.County Supervisors Ban ‘Discriminatory Reports’ to Law Enforcement

SANTA CRUZ COUNTY—The Santa Cruz County Board of Supervisors on Tuesday unanimously approved an ordinance that prohibits so-called “discriminatory reports” to law enforcement, and allows victims to seek financial compensation when it happens to them.

Discriminatory reporting was brought to public light in 2020, when a white woman walking her dog in New York City’s Central Park called the police on a Black man who was birdwatching after he asked her to leash her dog.

The woman was shown on video telling police in a phone call that she felt threatened, despite there being no obvious threat to her. She was dubbed the “Central Park Karen” by people commenting on the viral video.

The term “Karen” has been used pejoratively to describe white women who complain about trivial things and who use their skin color to gain certain advantages.

The new County ordinance makes it unlawful to call police on someone solely based on the person’s race, ethnicity, religious affiliation, gender, sexual orientation or gender identity. It also provides an avenue to seek financial restitution up to $1,000 plus attorney fees.

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Santa Cruz County Sheriff’s Office Chief Deputy Chris Clark said that it is already illegal to file a false police report. The ordinance, he said, “bridges the gap” between that law and both discrimination and hate crimes.

Making such a call, Clark said, drains law enforcement resources and can cause problems for the public.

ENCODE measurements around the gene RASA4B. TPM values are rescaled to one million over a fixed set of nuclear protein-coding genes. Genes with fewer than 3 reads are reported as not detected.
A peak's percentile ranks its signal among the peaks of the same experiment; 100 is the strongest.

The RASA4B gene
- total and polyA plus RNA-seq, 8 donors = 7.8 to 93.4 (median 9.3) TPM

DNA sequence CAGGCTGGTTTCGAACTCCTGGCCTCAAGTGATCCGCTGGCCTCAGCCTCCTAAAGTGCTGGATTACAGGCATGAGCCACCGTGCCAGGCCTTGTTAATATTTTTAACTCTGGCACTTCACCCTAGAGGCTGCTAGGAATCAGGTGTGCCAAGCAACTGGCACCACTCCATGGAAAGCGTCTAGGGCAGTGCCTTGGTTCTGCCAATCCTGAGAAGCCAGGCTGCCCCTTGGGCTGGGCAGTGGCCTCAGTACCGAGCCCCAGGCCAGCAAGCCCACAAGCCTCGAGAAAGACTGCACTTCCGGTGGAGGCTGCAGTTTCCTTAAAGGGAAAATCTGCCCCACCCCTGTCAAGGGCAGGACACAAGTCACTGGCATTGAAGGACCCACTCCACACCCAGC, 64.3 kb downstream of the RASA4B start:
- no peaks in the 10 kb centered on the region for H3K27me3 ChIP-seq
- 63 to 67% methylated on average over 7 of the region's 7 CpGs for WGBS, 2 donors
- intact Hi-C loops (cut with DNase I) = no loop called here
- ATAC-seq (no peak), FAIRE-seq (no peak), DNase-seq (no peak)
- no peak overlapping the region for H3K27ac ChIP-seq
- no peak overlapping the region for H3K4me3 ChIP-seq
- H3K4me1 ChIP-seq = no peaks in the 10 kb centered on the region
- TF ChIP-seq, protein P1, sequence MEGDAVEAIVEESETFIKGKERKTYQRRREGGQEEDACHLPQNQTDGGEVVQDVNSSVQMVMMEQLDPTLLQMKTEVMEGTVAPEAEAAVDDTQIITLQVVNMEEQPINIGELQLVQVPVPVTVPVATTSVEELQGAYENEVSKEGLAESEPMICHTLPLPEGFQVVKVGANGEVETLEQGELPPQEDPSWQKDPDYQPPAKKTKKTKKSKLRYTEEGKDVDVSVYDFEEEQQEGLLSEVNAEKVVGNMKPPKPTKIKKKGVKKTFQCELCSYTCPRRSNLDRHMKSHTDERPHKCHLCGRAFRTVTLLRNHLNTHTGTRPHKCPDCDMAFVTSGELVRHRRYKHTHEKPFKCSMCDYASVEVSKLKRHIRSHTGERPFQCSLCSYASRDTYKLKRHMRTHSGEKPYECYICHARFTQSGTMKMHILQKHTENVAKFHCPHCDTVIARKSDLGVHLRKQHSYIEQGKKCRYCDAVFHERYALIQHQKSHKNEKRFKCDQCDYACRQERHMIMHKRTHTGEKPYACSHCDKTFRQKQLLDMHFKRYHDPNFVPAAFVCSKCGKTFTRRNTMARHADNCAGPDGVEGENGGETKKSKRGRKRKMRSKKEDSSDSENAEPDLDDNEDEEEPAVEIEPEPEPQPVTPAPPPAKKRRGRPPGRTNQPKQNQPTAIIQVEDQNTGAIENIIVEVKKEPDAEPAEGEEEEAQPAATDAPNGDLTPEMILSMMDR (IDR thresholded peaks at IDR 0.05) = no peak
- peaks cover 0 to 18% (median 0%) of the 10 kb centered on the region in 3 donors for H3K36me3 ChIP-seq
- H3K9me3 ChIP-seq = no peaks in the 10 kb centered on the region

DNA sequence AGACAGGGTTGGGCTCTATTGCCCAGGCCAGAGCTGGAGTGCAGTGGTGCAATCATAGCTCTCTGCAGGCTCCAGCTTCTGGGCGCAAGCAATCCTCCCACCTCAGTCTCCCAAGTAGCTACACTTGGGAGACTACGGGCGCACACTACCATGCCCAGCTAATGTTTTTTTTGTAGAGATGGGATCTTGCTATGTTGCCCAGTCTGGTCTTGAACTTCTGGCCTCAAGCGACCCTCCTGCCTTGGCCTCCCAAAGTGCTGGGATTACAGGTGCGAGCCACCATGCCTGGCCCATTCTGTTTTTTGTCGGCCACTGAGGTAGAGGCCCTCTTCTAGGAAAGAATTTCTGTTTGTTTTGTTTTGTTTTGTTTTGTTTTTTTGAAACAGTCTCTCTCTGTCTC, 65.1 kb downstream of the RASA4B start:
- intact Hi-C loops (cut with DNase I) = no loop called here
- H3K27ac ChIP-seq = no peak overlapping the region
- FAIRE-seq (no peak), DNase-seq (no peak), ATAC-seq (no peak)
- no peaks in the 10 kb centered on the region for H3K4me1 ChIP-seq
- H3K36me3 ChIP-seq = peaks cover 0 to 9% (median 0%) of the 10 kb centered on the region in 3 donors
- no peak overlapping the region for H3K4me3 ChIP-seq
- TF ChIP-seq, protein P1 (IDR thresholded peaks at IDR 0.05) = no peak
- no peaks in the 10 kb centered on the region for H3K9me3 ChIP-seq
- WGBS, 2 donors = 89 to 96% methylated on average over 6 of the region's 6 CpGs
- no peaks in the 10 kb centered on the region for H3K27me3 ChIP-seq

“That creates real harm,” he said. “It creates harm to the person being contacted by law enforcement, it creates harm and erodes our community policing mission to have one of us have to speak with someone for no apparent reason.”

The ordinance gives the investigating deputy the discretion to determine whether such calls meet the elements of the ordinance. 

“It gives the person the mechanism to seek justice in that situation that doesn’t currently exist,” Clark said.

The ordinance was created by Santa Cruz County Sheriff Jim Hart.

“Community members should be able to go about their daily lives without the risk of someone calling law enforcement in an attempt to harass them simply because of the color of their skin,” he said. “We are urging the Board of Supervisors to put this ordinance into place to show we have absolutely no tolerance for racially motivated 911 calls.”

The cities of San Francisco and Grand Rapids, Mich. have adopted similar ordinances. In 2020, the city and county of San Francisco adopted the “Caution Against Racial and Exploitative Non-Emergency Act,” or the CAREN Act.


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